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Local tutors help adults with English skills


KENT – Helping someone to learn to speak English or to strengthen one’s reading skills can bring many rewards and Kent is fortunate to have eight tutors volunteering their time for the organization Literacy Volunteers on the Green (LVG).

Literacy Volunteers on the Green tutor Sue McWhinnie teaches GJ Hernandez and Ofelia Santiago English at the Kent Memorial Library recently. She is one of eight tutors in Kent helping adults with their English skills. Photo by Lynn Mellis Worthington

The regional organization, with an office in New Milford, has six of its Board of Directors hailing from Kent, including former president Henry “Hank” McWhinnie, as well as the group of tutors working with English language learners.

The nonprofit organization provides instruction in the English language free of charge. Classes are scheduled at mutually convenient times and locations for students and tutors. There are 16 towns in western Connecticut served by LVG, but Kent has long had a strong presence.

Sue McWhinnie has been a tutor since 2005. She was introduced to the idea by Janet Kamm, another Kent resident, who encouraged her to take the training to become a tutor. She’s been volunteering ever since and finds it very rewarding.

“The people that we meet, we form a bond with them,” she said. “Once you get to know these people they are wonderful.”

On a recent Tuesday morning McWhinnie was working with two women, GJ Hernandez and Ofelia Santiago, in the Reading Room of the Kent Memorial Library. The library opens early for the Literacy group instruction, and it is being utilized multiple weekday mornings each week.

Both of the women were heading to work after class to work at The Villager Restaurant. They’ve been learning and improving their English for many years, since their adult children now in college and older, were attending Kent Center School. Their first classes were held at the school.

Lynn Davies, the executive director of LVG, said the training of the tutors is an important aspect and everyone works with the same curriculum so there is consistency to the instruction.

“The best tutors are knowledgeable, experienced and have a good attitude about creating a safe learning environment,” Davies said, adding that the organization doesn’t require someone to be a trained teacher to become a tutor. She said many people initially reach out because they see tutoring as a great way of giving back to their community.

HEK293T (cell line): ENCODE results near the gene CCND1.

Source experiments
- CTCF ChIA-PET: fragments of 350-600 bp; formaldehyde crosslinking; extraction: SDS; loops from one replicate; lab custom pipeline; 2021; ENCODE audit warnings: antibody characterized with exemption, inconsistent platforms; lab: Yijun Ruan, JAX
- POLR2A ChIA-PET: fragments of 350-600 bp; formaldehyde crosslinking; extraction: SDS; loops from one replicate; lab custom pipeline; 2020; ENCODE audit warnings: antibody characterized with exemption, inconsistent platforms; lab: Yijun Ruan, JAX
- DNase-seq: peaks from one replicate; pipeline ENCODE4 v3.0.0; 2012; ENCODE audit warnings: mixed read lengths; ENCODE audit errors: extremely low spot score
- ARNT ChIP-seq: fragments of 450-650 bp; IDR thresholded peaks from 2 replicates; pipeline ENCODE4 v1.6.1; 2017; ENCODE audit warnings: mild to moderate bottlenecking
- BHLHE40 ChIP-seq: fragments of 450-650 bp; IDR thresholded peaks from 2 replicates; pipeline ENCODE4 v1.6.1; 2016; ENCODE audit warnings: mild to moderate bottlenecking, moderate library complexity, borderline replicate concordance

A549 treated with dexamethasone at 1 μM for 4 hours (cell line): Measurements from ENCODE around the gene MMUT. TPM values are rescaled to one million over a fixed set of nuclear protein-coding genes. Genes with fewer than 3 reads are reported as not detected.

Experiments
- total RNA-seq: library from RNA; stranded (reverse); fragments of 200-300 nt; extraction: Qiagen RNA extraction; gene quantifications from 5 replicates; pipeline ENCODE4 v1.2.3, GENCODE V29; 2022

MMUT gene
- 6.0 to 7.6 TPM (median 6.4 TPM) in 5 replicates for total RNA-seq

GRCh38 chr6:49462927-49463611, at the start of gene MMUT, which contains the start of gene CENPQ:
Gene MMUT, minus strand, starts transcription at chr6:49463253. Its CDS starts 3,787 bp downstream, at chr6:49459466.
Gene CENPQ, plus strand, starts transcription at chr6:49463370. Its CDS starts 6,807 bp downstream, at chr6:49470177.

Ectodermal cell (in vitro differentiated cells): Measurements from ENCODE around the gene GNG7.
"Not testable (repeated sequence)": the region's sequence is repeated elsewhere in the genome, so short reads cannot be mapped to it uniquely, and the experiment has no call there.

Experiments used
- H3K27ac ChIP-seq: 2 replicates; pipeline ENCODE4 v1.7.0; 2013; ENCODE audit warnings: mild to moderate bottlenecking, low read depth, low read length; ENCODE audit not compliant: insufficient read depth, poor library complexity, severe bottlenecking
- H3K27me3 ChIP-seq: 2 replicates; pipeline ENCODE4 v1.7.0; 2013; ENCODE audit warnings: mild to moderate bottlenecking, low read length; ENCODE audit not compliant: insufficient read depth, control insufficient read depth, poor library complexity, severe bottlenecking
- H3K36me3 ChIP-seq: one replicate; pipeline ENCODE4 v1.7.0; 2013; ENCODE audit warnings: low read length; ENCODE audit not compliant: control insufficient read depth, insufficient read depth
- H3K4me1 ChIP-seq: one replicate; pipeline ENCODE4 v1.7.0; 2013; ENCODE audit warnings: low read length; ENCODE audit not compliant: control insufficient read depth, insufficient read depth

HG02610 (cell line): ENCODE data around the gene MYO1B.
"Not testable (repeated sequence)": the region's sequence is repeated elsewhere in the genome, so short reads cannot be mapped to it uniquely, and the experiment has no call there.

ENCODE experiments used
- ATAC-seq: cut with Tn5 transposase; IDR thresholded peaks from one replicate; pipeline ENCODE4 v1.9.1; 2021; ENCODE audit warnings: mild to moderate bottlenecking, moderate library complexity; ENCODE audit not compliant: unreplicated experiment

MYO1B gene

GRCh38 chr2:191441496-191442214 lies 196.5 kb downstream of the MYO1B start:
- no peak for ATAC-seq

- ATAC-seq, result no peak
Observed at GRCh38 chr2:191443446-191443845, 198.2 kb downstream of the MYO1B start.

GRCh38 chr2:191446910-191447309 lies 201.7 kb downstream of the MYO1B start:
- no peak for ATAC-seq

Tutor training is held at least three times per year and Sue McWhinnie said the volunteers really appreciate the professional development opportunities. There are 98 tutors currently providing services to 150 students.

Other services provided by LVG are basic reading and writing for native English speakers; family literacy; high school equivalency preparation; U.S. citizenship preparation; college essay writing and mentoring; workplace and employment literacy support.

The group works with social services departments in towns to share information about the free literacy services.

While Hank McWhinnie started off as a volunteer tutor, the organization quickly realized that he has skills that were beneficial to the efficiency of the Board of Directors. He worked as a consultant to the board for many years and then eventually became the president. He helped organize LVG with a number of committees and helped guide them through strategic planning. He reports he feels great that the organization structure is quite strong now and has regular monthly board meetings.

The organization is growing but the board is cognizant that it can’t grow too fast without planning for it, Sue McWhinnie said.

Funding for LVG comes from a number of sources, including municipal grants, corporate and personal donations and there are two major fundraisers each year. The annual benefit will be held June 15 at a private property on Warren with views of Lake Waramaug. For more information, see the website.

Lynn Worthington
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